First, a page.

16. Island of the Blue Dolphins by Scott O’Dell. A 12-year old girl’s entire tribe is killed or forced to flee from their isolated pacific Island. he leaps from a rescue ship and gets stuck on the island alone for years. Sure her parents are killed, her brother mauled to death by a pack of wolves, and her sole companion – her beloved dog – dies, but darn it if I didn’t envy her anyway! For she had a skirt of black cormorant feathers that shimmered green in the sun, a pair of whalebone sandals, and a jewelry box made from a shell…
  17. Lottie and Lisa by Erich Kastner. The German language basis for “The Parent Trap”. Lake Bohrlaken summer campmates: a curly haired tomboy from Vienna and a quiet Munich dweller with tight plaits, are identical. Other than the hair. Realizing they are separated twins, and determined to unravel the mystery of their lives, they swap places. Chock full of comic characters like the German butcher and The Praline lady, I could recite this book by heart. My grandma gave me this book – her name was the name of the twin’s mother in the book: Lisalottie.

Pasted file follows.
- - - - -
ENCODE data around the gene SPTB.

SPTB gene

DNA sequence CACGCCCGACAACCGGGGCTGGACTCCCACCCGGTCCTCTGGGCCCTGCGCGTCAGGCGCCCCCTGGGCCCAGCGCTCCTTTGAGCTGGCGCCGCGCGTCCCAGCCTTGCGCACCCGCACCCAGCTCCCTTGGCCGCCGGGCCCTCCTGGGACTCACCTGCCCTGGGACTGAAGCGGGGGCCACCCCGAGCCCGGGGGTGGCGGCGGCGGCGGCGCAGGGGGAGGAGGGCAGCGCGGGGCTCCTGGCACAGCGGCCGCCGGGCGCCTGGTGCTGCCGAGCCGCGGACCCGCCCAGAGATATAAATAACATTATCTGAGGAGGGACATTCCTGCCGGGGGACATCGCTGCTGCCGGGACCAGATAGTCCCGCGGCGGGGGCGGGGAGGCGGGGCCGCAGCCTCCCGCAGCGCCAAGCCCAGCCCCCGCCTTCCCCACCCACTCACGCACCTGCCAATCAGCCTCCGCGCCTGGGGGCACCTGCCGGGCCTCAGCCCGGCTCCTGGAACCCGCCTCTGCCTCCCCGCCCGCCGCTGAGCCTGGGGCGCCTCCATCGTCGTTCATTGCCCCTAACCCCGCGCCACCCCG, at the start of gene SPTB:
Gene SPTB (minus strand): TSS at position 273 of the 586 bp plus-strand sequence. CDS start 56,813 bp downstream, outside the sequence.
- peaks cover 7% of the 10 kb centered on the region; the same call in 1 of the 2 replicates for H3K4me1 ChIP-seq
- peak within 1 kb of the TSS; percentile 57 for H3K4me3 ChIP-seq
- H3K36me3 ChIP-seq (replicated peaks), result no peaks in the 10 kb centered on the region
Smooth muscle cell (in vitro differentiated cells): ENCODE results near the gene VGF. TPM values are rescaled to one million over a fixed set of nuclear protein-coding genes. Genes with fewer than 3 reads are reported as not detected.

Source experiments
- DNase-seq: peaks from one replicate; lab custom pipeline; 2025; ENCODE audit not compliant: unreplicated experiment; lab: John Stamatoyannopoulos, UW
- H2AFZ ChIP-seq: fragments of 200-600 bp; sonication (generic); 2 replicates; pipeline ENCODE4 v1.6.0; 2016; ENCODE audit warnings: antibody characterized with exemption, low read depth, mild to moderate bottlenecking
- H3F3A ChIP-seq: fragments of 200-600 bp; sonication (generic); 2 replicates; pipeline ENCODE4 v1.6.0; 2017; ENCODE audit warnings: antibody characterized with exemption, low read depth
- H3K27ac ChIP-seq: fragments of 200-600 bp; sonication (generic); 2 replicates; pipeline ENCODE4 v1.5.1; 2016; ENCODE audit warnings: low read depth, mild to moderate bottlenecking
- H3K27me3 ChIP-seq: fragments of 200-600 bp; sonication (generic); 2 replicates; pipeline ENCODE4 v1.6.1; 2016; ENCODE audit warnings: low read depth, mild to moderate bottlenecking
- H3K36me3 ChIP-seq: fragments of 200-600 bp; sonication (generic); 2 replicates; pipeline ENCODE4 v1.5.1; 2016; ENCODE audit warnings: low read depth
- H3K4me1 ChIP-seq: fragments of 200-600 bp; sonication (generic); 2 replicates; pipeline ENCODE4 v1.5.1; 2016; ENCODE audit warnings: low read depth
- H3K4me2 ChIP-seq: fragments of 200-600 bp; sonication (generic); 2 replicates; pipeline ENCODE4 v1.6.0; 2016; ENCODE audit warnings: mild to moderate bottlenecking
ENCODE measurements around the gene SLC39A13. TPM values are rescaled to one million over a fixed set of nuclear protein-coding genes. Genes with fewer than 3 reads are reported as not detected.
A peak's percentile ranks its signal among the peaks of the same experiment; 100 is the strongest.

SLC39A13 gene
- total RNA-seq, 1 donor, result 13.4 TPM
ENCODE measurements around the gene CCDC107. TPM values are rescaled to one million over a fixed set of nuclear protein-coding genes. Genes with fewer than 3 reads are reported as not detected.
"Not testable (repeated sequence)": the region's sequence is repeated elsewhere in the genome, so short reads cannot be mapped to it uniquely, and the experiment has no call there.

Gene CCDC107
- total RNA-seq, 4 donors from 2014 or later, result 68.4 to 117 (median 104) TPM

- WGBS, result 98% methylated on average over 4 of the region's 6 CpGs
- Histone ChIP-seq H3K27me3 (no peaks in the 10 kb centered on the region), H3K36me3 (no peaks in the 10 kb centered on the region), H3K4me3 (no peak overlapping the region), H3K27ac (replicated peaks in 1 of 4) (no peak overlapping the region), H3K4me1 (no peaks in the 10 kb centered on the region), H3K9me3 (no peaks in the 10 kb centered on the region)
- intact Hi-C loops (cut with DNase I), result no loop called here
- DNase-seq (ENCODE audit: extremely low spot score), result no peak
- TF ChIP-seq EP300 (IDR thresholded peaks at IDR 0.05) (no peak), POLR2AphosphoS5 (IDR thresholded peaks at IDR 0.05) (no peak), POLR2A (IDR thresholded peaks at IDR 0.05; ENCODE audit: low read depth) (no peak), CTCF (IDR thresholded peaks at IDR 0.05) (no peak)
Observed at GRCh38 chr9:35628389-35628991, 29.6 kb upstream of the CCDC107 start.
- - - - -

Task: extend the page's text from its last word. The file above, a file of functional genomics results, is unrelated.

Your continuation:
18. Treasure Island by R.L. Stevenson. I lived this book as I read it, about an ordinary boy  transported to a treacherous world of pirates and buried treasure.
  19. Snow Treasure Spunky kids smuggle gold on their sleds, evading Nazis. Includes one of my favorite lines in all of literature: “Helga’s curls bounced like sausages under the cherry red of her hood”.
  20. Charlotte Sometimes by Penelope Farmer. A haunting study in disintegration. Charlotte, a lonely new girl at boarding school, mysteriously travels back in time,  finding an identity by losing it.
  21. The Incredible Journey by Sheila Burnford. A trio of lost house pets drag  – including an unforgettable snarky Siamese cat – themselves through the Canadian wilderness to find their way back home.
  22. Harriet the Spy by Louise Fitzhugh. Spying is Harriet’s way of coping, until her classmates find THE NOTEBOOK. Brash and disheveled and completely full of herself, Harriet snoops for the sheer delinquent joy of it, suited up in her spy uniform: jeans, sweatshirt, a tool belt with a leather pouch for her notebook and black glasses without lenses. Harriet was a complete original (and a pre-lesbian). A seminal literary experience.
  23. Ghosts I have been by Richard Peck. Circa 1913, 14 yr. old Blossom Culp is dirt poor, fatherless, with a toothless fruitcake for a mother. She becomes an international sensation after slipping through a crack in time and finding herself on the Titanic with a small blond boy left to drown by his socialite parents. Blossom is magnificent: weird, spunky, insightful, with a completely unique voice, mordant with a touch of Southern gothic.